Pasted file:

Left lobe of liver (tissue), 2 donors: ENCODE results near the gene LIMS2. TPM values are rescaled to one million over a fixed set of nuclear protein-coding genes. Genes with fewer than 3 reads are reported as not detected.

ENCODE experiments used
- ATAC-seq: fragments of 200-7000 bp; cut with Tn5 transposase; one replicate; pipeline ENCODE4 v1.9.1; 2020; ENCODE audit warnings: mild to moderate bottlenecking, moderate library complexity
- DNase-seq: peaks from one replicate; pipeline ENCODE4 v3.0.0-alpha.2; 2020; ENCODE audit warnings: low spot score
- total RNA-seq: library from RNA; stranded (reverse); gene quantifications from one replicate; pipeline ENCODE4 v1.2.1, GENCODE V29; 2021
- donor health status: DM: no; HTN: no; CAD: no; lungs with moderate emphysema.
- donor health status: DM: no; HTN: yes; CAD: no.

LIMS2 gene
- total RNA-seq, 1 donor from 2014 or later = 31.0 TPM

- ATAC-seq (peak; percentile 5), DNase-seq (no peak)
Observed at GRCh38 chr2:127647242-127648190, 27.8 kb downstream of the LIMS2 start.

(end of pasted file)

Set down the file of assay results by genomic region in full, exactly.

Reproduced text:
Left lobe of liver (tissue), 2 donors: ENCODE results near the gene LIMS2. TPM values are rescaled to one million over a fixed set of nuclear protein-coding genes. Genes with fewer than 3 reads are reported as not detected.

ENCODE experiments used
- ATAC-seq: fragments of 200-7000 bp; cut with Tn5 transposase; one replicate; pipeline ENCODE4 v1.9.1; 2020; ENCODE audit warnings: mild to moderate bottlenecking, moderate library complexity
- DNase-seq: peaks from one replicate; pipeline ENCODE4 v3.0.0-alpha.2; 2020; ENCODE audit warnings: low spot score
- total RNA-seq: library from RNA; stranded (reverse); gene quantifications from one replicate; pipeline ENCODE4 v1.2.1, GENCODE V29; 2021
- donor health status: DM: no; HTN: no; CAD: no; lungs with moderate emphysema.
- donor health status: DM: no; HTN: yes; CAD: no.

LIMS2 gene
- total RNA-seq, 1 donor from 2014 or later = 31.0 TPM

- ATAC-seq (peak; percentile 5), DNase-seq (no peak)
Observed at GRCh38 chr2:127647242-127648190, 27.8 kb downstream of the LIMS2 start.